Project description:The human 80S ribosome is the cellular nucleoprotein nanomachine in charge of protein synthesis that is profoundly affected during cancer transformation by oncogenic proteins and provides cancerous proliferating cells with proteins and therefore biomass. Indeed, cancer is associated with an increase in ribosome biogenesis and mutations in several ribosomal proteins genes are found in ribosomopathies, which are congenital diseases that display an elevated risk of cancer. Ribosomes and their biogenesis therefore represent attractive anti-cancer targets and several strategies are being developed to identify efficient and specific drugs. Homoharringtonine (HHT) is the only direct ribosome inhibitor currently used in clinics for cancer treatments, although many classical chemotherapeutic drugs also appear to impact on protein synthesis. Here we review the role of the human ribosome as a medical target in cancer, and how functional and structural analysis combined with chemical synthesis of new inhibitors can synergize. The possible existence of oncoribosomes is also discussed. The emerging idea is that targeting the human ribosome could not only allow the interference with cancer cell addiction towards protein synthesis and possibly induce their death but may also be highly valuable to decrease the levels of oncogenic proteins that display a high turnover rate (MYC, MCL1). Cryo-electron microscopy (cryo-EM) is an advanced method that allows the visualization of human ribosome complexes with factors and bound inhibitors to improve our understanding of their functioning mechanisms mode. Cryo-EM structures could greatly assist the foundation phase of a novel drug-design strategy. One goal would be to identify new specific and active molecules targeting the ribosome in cancer such as derivatives of cycloheximide, a well-known ribosome inhibitor.
Project description:Mefloquine is widely used in combination with artemisinin derivatives for the treatment of falciparum malaria. Mefloquine resistance in Plasmodium falciparum has been related to increased copy numbers of multidrug-resistant gene 1 (pfmdr1). We studied the ex vivo dynamics of pfmdr1 gene amplification in culture-adapted P. falciparum in relation to mefloquine resistance and parasite fitness. A Thai P. falciparum isolate (isolate TM036) was assessed by the use of multiple genetic markers as a single genotype. Resistance was selected by exposure to stepwise increasing concentrations of mefloquine up to 30 ng/ml in continuous culture. The pfmdr1 gene copy numbers increased as susceptibility to mefloquine declined (P = 0.03). No codon mutations at positions 86, 184, 1034, 1042, and 1246 in the pfmdr1 gene were detected. Two subclones of selected parasites (average copy numbers, 2.3 and 3.1, respectively) showed a fitness disadvantage when they were grown together with the original parasites containing a single pfmdr1 gene copy in the absence of mefloquine; the multiplication rates were 6.3% and 8.7% lower, respectively (P < 0.01). Modeling of the dynamics of the pfmdr1 copy numbers over time in relation to the relative fitness of the parasites suggested that net pfmdr1 gene amplification from one to two copies occurs once in every 10(8) parasites and that amplification from two to three copies occurs once in every 10(3) parasites. pfmdr1 gene amplification in P. falciparum is a frequent event and confers mefloquine resistance. Parasites with multiple copies of the pfmdr1 gene have decreased survival fitness in the absence of drug pressure.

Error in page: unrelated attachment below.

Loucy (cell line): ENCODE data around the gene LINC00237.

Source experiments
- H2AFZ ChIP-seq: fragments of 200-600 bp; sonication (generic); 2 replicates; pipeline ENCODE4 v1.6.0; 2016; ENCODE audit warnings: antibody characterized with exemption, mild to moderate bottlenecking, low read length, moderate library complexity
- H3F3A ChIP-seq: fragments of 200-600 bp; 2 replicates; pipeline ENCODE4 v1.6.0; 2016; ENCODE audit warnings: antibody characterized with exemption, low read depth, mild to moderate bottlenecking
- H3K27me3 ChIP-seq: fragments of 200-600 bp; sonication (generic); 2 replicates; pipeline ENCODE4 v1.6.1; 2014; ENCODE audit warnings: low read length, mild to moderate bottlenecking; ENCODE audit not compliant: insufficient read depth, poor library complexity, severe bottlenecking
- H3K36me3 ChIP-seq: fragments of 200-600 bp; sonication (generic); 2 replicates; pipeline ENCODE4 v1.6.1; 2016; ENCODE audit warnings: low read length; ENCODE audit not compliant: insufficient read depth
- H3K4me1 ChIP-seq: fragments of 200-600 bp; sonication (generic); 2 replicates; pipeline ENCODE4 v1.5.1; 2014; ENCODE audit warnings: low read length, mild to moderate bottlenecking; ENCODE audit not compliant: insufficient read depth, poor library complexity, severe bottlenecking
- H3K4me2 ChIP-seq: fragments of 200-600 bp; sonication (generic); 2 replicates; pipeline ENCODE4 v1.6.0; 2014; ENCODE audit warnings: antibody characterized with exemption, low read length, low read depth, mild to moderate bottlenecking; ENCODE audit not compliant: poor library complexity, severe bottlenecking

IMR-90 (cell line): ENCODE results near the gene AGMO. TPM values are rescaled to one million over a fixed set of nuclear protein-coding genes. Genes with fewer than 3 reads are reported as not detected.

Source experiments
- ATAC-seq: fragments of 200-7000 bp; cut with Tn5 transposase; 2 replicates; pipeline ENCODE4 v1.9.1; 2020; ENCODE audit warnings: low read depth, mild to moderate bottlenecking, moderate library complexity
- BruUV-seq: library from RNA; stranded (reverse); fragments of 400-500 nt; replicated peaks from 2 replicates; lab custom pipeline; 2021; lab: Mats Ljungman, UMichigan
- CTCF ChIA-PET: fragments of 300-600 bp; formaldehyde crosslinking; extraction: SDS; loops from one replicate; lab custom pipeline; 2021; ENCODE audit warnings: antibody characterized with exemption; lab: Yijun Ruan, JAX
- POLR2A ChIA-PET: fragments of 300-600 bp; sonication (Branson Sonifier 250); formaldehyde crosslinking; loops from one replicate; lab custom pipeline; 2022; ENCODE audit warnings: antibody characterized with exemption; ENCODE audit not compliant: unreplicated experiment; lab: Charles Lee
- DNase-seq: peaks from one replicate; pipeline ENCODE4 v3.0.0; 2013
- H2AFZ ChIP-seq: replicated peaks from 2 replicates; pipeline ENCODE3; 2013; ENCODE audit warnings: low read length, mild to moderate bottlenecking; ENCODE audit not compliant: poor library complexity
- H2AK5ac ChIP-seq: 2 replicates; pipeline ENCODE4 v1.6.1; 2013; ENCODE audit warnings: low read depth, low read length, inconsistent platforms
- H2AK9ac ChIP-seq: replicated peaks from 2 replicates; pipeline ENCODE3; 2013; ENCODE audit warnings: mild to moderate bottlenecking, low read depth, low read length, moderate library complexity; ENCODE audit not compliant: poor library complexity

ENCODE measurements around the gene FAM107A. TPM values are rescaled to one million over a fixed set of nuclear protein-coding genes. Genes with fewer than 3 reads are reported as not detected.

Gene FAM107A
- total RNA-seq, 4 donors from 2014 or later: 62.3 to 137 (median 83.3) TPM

Project description:Malaria inflicts an enormous burden on global human health. The emergence of parasite resistance to front-line drugs has prompted a renewed focus on the repositioning of clinically approved drugs as potential anti-malarial therapies. Antibiotics that inhibit protein translation are promising candidates for repositioning. We have solved the cryo-EM structure of the cytoplasmic ribosome from the human malaria parasite, Plasmodium falciparum, in complex with emetine at 3.2 Å resolution. Emetine is an anti-protozoan drug used in the treatment of ameobiasis that also displays potent anti-malarial activity. Emetine interacts with the E-site of the ribosomal small subunit and shares a similar binding site with the antibiotic pactamycin, thereby delivering its therapeutic effect by blocking mRNA/tRNA translocation. As the first cryo-EM structure that visualizes an antibiotic bound to any ribosome at atomic resolution, this establishes cryo-EM as a powerful tool for screening and guiding the design of drugs that target parasite translation machinery.
Project description:We have prepared 23 new dehydroartemisinin (DART) trioxane derivatives (11 thiazoles, 2 oxadiazoles, and 10 carboxamides) and have screened them for in vitro activity in the Toxoplasma lytic cycle. Fifteen (65%) of the derivatives were noncytotoxic to host cells (TD(50) > or = 320 microM). Eight thiazole derivatives and two carboxamide derivatives displayed effective inhibition of Toxoplasma growth (IC(50) = 0.25-0.42 microM), comparable in potency to artemether (IC(50) = 0.31 microM) and >100 times more inhibitory than the currently employed front-line drug trimethoprim (IC(50) = 46 microM). The thiazoles as a group were more effective than the other derivatives at inhibiting growth of extracellular as well as intracellular parasites. Unexpectedly, two thiazole trioxanes (5 and 6) were parasiticidal; both inhibited parasite replication irreversibly after parasite exposure to 10 microM of drug for 24 h, whereas the standard trioxane drugs artemisinin and artemether were not parasiticidal. Some of the new derivatives of artemisinin described here represent effective anti-Toxoplasma trioxanes as well as molecular probes for elucidating the mechanism of action of the DART class of artemisinin derivatives.